Even while aiming to generate higher levels of excess return, a fund manager is able to employ the approach of taking highly-diversified and symmetrical positive and negative positions across a wide range of stocks. In addition, the manager is able to mitigate unwanted risks by hedging long positions through shorting.

 

Against: Will I be at the cutting edge or the bleeding edge?

The arguments for including shorting in the range of investment techniques available to a fund manager are compelling, but many institutional investors have been reluctant to loosen the constraints on their equity managers to permit short selling.

Matching a great story with great performance: An increasing number of investment managers are experimenting with adding short selling to the range of strategies they employ in core equity approaches, but relatively few can point to a successful track record of implementing and managing short positions. This is not purely a question of having experience in dealing with the administrative and legal complexities of sourcing stock for short positions, or having well-established appropriate trading systems and risk controls.

An increasing number of investment managers are experimenting with adding short selling to the range of strategies they employ in core equity approaches, but relatively few can point to a successful track record of implementing and managing short positions. This is not purely a question of having experience in dealing with the administrative and legal complexities of sourcing stock for short positions, or having well-established appropriate trading systems and risk controls.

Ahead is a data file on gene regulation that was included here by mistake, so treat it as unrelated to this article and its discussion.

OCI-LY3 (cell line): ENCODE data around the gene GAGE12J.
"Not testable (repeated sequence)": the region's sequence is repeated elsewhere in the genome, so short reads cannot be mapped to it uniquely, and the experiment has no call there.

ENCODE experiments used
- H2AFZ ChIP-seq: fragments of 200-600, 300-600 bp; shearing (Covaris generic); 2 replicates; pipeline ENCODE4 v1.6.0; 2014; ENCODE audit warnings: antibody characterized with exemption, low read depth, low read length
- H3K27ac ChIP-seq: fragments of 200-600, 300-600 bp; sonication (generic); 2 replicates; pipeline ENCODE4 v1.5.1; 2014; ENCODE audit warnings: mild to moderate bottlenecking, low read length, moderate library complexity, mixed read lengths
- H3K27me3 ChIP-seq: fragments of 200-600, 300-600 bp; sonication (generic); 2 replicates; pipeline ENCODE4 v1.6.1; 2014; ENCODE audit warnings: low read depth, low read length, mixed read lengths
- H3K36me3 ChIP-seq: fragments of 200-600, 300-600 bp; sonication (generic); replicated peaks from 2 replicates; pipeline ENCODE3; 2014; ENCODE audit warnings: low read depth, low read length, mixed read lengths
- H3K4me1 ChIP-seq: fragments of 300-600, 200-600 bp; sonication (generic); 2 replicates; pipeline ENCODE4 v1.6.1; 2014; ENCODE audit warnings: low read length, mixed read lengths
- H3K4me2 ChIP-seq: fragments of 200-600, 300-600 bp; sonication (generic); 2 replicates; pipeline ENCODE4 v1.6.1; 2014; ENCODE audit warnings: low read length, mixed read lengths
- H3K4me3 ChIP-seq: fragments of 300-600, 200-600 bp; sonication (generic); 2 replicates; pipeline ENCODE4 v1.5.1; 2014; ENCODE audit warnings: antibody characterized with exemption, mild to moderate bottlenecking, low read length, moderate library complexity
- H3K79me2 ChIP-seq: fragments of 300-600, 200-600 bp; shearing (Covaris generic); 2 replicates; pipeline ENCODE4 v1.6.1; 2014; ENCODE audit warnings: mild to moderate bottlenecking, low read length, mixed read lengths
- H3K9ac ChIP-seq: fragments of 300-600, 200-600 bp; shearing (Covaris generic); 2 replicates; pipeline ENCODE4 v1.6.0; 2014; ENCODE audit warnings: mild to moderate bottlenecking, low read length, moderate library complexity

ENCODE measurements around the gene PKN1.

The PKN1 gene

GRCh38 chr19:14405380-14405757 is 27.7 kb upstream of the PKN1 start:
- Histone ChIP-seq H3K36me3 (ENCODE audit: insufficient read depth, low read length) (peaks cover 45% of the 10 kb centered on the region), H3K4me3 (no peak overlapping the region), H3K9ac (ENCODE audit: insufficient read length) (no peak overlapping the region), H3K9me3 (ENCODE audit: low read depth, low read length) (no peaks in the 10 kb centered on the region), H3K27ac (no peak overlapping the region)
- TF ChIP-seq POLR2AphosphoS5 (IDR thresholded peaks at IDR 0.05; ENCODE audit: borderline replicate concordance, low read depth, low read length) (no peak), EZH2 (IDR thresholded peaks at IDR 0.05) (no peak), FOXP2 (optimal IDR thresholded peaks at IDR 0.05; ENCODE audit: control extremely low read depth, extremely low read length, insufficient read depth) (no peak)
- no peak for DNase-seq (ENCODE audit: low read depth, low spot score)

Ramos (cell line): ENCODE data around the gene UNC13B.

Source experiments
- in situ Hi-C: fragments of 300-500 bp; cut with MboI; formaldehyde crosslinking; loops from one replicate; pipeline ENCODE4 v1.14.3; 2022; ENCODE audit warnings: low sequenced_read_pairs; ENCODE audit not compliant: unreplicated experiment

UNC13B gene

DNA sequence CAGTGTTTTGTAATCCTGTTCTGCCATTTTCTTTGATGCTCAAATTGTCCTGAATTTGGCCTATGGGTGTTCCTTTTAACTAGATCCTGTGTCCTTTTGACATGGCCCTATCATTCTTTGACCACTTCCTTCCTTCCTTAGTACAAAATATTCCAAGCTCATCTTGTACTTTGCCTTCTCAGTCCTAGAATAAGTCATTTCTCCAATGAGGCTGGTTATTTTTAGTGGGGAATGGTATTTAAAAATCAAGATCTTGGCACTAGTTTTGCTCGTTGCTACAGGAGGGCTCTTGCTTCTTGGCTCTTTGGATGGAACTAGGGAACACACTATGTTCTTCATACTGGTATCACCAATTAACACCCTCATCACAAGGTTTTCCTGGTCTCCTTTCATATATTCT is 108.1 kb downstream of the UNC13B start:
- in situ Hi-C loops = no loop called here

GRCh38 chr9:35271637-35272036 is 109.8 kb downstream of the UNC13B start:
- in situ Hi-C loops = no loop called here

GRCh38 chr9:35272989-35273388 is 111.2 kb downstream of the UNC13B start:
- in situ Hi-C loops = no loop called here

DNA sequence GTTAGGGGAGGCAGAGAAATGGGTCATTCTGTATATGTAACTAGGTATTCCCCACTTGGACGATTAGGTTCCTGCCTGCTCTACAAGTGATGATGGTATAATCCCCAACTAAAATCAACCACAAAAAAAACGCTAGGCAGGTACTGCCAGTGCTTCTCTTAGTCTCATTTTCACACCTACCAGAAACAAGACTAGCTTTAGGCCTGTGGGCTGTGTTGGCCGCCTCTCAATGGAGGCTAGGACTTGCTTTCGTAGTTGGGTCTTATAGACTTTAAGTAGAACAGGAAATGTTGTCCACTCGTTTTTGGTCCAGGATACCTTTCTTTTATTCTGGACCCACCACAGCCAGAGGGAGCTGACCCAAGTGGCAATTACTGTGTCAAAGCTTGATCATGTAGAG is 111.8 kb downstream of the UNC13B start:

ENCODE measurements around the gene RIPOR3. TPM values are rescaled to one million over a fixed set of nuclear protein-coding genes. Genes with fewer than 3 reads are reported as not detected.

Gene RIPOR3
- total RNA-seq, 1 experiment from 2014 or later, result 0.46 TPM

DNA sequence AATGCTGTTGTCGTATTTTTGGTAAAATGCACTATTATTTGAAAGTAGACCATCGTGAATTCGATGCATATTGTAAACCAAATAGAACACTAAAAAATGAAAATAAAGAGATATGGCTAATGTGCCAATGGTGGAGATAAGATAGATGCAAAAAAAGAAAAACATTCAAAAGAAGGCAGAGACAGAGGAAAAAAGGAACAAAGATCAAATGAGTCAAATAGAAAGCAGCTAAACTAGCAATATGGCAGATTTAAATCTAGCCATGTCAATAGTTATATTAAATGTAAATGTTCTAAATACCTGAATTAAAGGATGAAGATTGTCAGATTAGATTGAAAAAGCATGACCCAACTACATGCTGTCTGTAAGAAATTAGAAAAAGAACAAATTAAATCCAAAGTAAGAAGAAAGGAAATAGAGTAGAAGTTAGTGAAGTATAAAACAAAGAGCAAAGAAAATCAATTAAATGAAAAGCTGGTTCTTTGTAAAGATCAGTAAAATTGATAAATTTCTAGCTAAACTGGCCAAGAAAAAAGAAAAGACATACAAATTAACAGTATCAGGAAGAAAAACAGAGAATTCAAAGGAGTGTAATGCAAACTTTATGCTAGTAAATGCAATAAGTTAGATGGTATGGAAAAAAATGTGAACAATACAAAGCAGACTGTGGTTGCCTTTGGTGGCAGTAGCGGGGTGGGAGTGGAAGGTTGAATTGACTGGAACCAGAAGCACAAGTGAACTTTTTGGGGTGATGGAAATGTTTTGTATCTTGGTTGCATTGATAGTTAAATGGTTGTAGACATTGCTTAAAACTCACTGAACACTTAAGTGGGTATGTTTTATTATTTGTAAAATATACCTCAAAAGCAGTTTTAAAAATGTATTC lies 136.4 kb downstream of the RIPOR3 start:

Commonsense suggests that shorting techniques will be applied most successfully in core equity portfolios by fund managers who already have extensive experience of implementing short views. However, common sense also suggests that shorting will be applied most successfully where it forms a natural extension of an established investment process, rather than being applied in an ad hoc or opportunistic fashion.

More rope to hang themselves with? One frequent concern among investors is that while permitting shorting in a portfolio gives fund managers more scope to generate returns, it also increases the scope for them to lose money.

One frequent concern among investors is that while permitting shorting in a portfolio gives fund managers more scope to generate returns, it also increases the scope for them to lose money.

The value of a long position can fall by 100% and no more (if the stock becomes literally worthless). The holder of a short position, on the other hand, makes money if the stock falls in value. If the value of the stock rises rather than falls, potential losses are theoretically uncapped, as there is theoretically no limit to how far a stock can rise. This underlines the need for relevant risk controls and trading rules to counter the potential downside of holding short positions.